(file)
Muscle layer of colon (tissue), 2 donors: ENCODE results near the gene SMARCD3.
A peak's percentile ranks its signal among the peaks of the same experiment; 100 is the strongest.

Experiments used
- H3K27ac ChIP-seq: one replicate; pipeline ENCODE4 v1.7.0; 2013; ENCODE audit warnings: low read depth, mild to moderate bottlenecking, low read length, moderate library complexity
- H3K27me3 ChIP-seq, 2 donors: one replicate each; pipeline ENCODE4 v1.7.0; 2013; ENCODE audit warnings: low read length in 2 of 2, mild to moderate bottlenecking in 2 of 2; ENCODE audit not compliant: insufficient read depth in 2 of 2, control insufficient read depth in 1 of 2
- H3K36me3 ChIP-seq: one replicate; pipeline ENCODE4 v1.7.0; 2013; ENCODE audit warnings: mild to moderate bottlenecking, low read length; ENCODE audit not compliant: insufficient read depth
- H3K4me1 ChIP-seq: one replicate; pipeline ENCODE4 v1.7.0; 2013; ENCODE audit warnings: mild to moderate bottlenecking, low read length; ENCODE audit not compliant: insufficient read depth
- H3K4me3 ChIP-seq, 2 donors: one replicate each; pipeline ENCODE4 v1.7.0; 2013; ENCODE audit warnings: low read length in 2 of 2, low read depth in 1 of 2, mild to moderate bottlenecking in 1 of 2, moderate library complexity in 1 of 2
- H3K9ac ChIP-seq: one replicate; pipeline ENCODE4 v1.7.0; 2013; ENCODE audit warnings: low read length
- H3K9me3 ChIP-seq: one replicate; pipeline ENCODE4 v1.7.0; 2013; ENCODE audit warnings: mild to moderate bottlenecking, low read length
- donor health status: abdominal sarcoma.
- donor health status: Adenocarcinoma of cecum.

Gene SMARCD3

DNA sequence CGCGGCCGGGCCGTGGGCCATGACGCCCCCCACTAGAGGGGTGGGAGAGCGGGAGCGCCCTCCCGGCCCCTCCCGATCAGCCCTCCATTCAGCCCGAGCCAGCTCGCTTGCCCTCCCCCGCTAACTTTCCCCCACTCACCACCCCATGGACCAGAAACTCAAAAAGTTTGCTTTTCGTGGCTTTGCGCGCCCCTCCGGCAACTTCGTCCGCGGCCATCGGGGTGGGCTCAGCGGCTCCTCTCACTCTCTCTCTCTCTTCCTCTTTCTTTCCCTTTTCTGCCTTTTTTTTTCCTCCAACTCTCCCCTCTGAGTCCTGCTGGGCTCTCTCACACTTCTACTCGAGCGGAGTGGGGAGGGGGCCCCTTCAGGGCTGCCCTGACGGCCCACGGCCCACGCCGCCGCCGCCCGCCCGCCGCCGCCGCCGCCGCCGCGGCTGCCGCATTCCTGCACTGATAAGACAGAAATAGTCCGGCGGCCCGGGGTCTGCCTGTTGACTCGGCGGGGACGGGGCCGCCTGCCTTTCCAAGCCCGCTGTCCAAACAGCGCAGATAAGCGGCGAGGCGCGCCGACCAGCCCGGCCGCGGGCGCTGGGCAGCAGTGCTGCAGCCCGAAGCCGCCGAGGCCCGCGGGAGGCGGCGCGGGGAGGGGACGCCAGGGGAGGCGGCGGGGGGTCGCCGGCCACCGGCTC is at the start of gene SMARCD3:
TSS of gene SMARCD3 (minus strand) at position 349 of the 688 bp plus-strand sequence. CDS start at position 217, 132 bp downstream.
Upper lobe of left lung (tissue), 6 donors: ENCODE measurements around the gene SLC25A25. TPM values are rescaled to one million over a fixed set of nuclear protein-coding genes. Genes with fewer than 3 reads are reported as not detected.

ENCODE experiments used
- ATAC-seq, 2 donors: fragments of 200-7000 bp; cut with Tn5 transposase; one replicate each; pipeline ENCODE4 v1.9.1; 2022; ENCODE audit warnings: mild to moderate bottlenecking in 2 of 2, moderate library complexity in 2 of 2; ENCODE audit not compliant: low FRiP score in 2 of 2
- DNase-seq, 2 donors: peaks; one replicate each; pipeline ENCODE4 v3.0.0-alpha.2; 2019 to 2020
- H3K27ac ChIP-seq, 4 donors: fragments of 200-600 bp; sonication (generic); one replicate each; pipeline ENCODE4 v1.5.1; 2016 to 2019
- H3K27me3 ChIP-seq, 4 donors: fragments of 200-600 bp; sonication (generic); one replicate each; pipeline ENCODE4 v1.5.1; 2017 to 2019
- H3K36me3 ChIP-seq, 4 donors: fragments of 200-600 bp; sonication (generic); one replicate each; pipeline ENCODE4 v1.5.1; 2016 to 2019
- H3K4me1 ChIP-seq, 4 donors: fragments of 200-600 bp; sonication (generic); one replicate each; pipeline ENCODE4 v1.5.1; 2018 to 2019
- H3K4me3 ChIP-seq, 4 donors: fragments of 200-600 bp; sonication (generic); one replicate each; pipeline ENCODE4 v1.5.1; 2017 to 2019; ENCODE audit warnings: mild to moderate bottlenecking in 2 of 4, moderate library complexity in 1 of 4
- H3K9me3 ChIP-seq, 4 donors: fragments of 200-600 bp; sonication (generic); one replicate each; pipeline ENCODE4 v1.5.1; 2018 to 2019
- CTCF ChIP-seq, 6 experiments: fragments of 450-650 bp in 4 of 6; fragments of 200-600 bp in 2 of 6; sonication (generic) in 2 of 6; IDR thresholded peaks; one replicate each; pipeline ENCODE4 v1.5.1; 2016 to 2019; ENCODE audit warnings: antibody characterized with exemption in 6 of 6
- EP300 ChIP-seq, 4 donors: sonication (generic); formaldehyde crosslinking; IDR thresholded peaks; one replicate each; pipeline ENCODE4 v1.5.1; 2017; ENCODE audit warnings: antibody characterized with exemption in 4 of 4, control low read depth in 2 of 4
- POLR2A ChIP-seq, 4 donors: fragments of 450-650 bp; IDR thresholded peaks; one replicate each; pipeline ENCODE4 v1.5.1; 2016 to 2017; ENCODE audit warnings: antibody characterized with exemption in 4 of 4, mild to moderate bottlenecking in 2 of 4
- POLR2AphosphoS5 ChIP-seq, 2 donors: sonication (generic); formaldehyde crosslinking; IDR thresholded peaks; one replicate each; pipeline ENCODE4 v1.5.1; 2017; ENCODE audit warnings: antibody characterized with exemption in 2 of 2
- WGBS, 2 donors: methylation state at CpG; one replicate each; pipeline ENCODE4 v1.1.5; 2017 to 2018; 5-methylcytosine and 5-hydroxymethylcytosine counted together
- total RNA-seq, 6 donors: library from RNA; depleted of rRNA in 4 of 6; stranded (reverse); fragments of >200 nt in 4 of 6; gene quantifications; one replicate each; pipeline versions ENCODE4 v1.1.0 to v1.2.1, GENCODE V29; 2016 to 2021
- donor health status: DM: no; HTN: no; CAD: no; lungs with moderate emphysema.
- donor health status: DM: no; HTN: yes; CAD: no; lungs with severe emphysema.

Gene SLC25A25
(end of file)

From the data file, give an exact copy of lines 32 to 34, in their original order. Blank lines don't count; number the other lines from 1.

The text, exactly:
- donor health status: DM: no; HTN: no; CAD: no; lungs with moderate emphysema.
- donor health status: DM: no; HTN: yes; CAD: no; lungs with severe emphysema.

Gene SLC25A25